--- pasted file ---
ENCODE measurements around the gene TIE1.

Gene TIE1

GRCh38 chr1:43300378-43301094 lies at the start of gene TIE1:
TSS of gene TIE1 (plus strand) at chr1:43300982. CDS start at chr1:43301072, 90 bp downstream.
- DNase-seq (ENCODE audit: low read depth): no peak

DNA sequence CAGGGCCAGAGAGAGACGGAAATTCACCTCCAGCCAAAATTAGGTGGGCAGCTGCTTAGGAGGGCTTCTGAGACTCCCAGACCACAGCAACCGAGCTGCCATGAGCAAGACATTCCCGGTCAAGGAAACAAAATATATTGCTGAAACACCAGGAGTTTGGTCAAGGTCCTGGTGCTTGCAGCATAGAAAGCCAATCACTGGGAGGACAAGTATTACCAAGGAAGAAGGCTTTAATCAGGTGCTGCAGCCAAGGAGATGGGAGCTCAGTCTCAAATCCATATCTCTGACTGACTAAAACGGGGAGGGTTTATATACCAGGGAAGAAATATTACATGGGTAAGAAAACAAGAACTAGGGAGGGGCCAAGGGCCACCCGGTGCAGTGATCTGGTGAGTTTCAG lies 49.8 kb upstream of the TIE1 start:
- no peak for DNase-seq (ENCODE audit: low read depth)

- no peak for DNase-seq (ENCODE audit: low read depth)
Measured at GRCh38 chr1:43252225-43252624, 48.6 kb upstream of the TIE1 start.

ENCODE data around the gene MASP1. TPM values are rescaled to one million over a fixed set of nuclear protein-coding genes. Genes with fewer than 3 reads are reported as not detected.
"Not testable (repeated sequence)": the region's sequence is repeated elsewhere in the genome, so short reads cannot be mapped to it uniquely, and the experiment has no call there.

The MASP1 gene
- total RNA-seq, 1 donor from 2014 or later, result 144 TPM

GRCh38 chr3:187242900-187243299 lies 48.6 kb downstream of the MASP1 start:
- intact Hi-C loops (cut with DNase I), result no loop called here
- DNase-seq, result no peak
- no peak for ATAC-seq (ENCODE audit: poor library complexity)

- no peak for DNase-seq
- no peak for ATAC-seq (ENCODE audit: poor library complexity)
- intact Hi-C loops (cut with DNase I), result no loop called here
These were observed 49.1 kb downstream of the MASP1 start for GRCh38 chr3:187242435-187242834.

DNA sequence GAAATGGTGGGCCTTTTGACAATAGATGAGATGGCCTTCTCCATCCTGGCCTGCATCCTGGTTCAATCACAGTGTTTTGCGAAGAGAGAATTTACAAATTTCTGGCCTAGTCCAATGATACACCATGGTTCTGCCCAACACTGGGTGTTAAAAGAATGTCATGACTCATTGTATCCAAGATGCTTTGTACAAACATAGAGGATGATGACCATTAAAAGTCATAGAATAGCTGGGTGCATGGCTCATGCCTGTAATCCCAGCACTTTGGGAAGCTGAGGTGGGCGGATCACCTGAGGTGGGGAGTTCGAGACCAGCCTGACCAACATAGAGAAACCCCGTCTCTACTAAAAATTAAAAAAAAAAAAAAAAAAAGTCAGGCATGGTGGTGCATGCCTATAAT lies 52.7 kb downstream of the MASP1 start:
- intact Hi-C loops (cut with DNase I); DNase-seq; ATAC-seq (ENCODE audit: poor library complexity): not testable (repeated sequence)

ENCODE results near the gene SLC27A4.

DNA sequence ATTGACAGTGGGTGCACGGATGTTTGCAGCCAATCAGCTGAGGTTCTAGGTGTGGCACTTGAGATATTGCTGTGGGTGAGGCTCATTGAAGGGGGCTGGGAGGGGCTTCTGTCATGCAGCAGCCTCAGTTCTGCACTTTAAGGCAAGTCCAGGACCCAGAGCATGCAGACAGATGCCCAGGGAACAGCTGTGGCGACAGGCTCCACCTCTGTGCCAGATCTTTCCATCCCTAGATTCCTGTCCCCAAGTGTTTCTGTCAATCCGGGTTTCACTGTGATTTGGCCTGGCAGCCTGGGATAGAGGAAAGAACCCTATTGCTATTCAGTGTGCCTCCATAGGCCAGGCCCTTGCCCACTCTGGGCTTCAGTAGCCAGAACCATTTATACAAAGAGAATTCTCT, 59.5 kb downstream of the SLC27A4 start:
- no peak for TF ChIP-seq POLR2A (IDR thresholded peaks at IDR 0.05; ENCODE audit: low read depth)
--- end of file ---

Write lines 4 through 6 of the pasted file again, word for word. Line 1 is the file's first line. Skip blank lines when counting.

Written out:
TSS of gene TIE1 (plus strand) at chr1:43300982. CDS start at chr1:43301072, 90 bp downstream.
- DNase-seq (ENCODE audit: low read depth): no peak

DNA sequence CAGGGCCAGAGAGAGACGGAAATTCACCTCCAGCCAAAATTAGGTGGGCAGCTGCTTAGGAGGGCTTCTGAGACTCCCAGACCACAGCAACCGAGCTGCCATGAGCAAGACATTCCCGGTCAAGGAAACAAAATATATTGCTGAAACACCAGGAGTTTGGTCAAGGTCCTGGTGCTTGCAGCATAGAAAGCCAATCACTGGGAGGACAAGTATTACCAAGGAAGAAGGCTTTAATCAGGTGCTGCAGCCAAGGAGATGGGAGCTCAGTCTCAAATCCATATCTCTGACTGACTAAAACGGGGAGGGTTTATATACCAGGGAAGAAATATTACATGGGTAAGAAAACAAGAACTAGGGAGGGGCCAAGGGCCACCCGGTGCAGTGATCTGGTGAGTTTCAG lies 49.8 kb upstream of the TIE1 start: